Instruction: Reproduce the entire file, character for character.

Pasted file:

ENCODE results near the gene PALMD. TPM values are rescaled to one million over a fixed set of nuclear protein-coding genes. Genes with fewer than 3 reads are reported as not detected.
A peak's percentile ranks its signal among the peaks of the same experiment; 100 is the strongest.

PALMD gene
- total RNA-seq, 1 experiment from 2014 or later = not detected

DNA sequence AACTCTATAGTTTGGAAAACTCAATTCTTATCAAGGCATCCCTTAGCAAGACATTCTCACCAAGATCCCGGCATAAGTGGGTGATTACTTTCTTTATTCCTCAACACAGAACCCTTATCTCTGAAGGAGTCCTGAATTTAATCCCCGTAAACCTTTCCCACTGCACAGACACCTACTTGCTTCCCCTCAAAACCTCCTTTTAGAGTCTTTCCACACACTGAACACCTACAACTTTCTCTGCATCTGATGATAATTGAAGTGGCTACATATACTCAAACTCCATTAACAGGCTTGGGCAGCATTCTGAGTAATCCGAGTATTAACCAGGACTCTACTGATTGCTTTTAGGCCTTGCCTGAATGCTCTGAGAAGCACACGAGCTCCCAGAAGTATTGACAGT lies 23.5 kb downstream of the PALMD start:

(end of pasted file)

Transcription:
ENCODE results near the gene PALMD. TPM values are rescaled to one million over a fixed set of nuclear protein-coding genes. Genes with fewer than 3 reads are reported as not detected.
A peak's percentile ranks its signal among the peaks of the same experiment; 100 is the strongest.

PALMD gene
- total RNA-seq, 1 experiment from 2014 or later = not detected

DNA sequence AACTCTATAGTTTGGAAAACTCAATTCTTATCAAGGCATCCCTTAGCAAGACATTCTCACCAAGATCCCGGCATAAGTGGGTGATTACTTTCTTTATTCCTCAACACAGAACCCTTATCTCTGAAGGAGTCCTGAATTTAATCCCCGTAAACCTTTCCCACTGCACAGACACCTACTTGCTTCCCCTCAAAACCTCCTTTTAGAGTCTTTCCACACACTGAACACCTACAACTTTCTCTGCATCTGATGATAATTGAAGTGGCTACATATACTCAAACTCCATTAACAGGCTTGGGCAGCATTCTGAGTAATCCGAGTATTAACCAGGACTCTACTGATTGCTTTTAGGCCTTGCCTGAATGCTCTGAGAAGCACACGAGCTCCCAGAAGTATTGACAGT lies 23.5 kb downstream of the PALMD start: